Dylan: He said if I was really serious in working for the poor, I should go back to the Philippines. So two months later, I sold my BMW and flew back to Manila. And in June of that year, I made a decision to stay in the Philippines and work for GK for seven more years.

Bo: Wow.

Dylan: I've decided to invest in the poor of the Philippines. Not in stocks or bonds. If I can help in uplifting the poor of this country, I can say that I spent my life well.

Bo: I presume your family wasn't too crazy about that decision.

Dylan: No! They thought I was brainwashed by a religious cult! (Laughs.) So my mother came and spied on me. But she was soon convinced of the beautiful work we were doing and went back home and told my sister about it. And my sister said, "Oh no, they brainwashed you too!" (Laughs.) But today, all of them support what I do.

Bo: You've made a decision to give up your wealth for the Filipino poor.

Dylan: I don't see it as a sacrifice. When you give charity out of pity, you feel pain parting with your money. But when you give charity because you love, you don't feel that pain. You only feel the joy of giving to someone you love. That's what I feel.

Bo: I hear you built an entire village for GK in Bulacan.

Dylan: I don't see it as my village. I just provided the materials. Architects, engineers, volunteers gave their labor. Together, we built 63 houses for the poor.

Bo: Amazing. What else do you do?

Dylan: I go around the world telling everyone that Filipinos are heroic. Because I work with them every day... the volunteers of GK.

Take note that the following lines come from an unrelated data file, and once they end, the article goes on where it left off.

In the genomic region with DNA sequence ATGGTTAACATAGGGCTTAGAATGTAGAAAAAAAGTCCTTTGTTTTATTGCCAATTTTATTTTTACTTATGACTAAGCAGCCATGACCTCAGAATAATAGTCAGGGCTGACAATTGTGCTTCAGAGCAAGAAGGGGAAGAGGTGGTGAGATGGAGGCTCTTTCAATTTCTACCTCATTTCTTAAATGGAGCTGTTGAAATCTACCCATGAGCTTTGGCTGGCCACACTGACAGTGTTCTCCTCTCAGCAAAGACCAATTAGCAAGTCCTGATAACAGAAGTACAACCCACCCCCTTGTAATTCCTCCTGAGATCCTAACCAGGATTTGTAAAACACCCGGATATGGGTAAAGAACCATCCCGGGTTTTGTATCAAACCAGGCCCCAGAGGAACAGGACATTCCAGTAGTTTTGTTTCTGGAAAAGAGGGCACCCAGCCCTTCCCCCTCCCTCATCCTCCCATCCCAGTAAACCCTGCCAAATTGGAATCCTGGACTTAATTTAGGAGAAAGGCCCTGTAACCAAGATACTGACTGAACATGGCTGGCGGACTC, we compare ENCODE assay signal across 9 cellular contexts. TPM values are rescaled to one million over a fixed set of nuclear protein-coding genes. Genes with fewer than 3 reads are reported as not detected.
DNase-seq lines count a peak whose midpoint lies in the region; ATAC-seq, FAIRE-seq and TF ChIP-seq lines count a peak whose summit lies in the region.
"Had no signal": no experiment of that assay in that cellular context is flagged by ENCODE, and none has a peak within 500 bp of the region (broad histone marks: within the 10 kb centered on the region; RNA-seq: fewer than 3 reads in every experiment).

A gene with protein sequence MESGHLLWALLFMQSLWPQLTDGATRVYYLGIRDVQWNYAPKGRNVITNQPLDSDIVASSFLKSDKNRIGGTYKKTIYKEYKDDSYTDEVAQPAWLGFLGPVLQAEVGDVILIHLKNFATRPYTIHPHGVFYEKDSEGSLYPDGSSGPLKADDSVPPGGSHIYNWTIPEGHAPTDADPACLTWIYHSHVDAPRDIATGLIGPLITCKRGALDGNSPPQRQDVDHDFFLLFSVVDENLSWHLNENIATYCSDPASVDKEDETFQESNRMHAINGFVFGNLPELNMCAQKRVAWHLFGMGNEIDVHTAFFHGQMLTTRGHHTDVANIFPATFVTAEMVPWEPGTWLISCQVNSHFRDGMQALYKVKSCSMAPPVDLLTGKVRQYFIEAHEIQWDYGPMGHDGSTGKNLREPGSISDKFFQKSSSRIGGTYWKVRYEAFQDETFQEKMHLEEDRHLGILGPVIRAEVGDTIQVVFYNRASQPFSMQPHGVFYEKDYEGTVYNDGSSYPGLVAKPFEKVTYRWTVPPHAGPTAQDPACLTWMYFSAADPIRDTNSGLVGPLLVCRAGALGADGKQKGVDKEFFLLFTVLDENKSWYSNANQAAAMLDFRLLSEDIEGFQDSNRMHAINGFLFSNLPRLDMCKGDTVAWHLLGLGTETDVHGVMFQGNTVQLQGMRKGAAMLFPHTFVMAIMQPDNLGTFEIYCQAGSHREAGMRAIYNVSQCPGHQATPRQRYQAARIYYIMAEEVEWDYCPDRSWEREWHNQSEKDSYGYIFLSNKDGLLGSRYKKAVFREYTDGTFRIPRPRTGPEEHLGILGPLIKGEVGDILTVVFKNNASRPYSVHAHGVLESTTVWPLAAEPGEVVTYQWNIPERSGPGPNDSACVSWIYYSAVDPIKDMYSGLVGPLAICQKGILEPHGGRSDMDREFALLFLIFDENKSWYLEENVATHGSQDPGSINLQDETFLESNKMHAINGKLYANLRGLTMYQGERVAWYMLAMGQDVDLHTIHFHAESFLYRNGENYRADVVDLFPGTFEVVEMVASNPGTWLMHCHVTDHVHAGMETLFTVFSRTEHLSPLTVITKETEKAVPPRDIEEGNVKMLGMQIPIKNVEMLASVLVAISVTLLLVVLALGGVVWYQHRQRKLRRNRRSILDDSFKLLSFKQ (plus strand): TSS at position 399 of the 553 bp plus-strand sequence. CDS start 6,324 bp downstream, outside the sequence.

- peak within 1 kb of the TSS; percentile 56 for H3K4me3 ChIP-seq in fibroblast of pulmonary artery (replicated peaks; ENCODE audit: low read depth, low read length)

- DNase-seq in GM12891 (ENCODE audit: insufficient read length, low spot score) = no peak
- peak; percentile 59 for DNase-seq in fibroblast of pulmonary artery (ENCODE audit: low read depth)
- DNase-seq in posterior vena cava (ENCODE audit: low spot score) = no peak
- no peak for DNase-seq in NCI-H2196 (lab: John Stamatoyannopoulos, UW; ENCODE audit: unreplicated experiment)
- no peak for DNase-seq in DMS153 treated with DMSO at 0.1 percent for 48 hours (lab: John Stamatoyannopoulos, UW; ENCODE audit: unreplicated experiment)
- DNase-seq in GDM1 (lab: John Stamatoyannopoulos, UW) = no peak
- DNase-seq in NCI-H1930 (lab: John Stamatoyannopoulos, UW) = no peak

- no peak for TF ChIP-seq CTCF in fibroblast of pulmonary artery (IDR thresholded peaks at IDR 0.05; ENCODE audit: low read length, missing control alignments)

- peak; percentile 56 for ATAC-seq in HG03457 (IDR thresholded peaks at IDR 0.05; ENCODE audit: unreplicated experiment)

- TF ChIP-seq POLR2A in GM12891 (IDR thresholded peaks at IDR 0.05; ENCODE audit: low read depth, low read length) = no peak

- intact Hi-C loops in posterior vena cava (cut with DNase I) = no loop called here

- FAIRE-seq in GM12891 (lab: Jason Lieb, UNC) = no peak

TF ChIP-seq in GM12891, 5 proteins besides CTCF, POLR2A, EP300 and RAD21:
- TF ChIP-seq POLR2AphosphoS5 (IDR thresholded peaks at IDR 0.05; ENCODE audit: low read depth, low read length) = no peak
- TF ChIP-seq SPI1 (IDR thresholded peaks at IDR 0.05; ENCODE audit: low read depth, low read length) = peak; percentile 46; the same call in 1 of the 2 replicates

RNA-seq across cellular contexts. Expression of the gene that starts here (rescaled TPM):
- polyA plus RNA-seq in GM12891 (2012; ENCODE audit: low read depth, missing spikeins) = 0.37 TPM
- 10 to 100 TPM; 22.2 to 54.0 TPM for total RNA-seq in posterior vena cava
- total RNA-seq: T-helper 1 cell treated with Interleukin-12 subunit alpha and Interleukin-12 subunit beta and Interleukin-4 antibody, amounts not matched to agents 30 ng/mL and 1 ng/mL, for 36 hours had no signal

Bo: What do you see in the Filipino that we take for granted?

Dylan : You're hardworking. You're always laughing, always eating, always singing. Even in your problems. You're loyal. And honest. Sure, there are exceptions, but generally, that's been my experience. And you have the bayanihan spirit. The pyramids of Egypt are beautiful but they were built by slavery. GK villages are more beautiful because they're made through the bayanihan spirit of the Filipino. It's especially this bayanihan and love of family and community that makes the Filipino more valuable than gold. If you take a golden nugget and kick it on the floor for 400 years, afterwards you won't be able to see much gold, just mud. This was what happened to the Filipino... for 400 years you were slaves and then you suffered under dictatorship and corruption. This is where the crab mentality came from; I don't think it's a natural Filipino quality because every day I see the gold under the surface of ordinary Filipinos. If we wipe away the mud by bringing hope and being brothers to one another in bayanihan, the gold will shine through and the world will see it.

Bo: Let me get personal here. I hear that you don't only love the Filipinos, but you've fallen for a particular Filipina.

Dylan: (Smiles.) Two months ago, I married Anna Meloto, the eldest daughter of Tony Meloto. She grew up with the GK work, so we're totally one in our mission. And yes, I'll be having Filipino children. The best way I can secure a future for my kids is to continue to help raise this country from poverty. Instead of building high walls in an exclusive subdivision to protect us from thieves and kidnappers, I will go to the breeding ground of thieves and kidnappers and help transform their lives.

Bo: Thank you for this interview. You don't know how much you inspired me.

Dylan: Thank you for being our partner in GK. I read Kerygma every month and I'm happy to see GK stories in every issue.

Bo: It's our immense privilege to tell the world about it and ask others to join the miracle.

Dylan: To me, GK isn't just Gawad Kalinga. It is a part of "God's Kingdom" in this world. Thank you.

Shared by Antonio Palma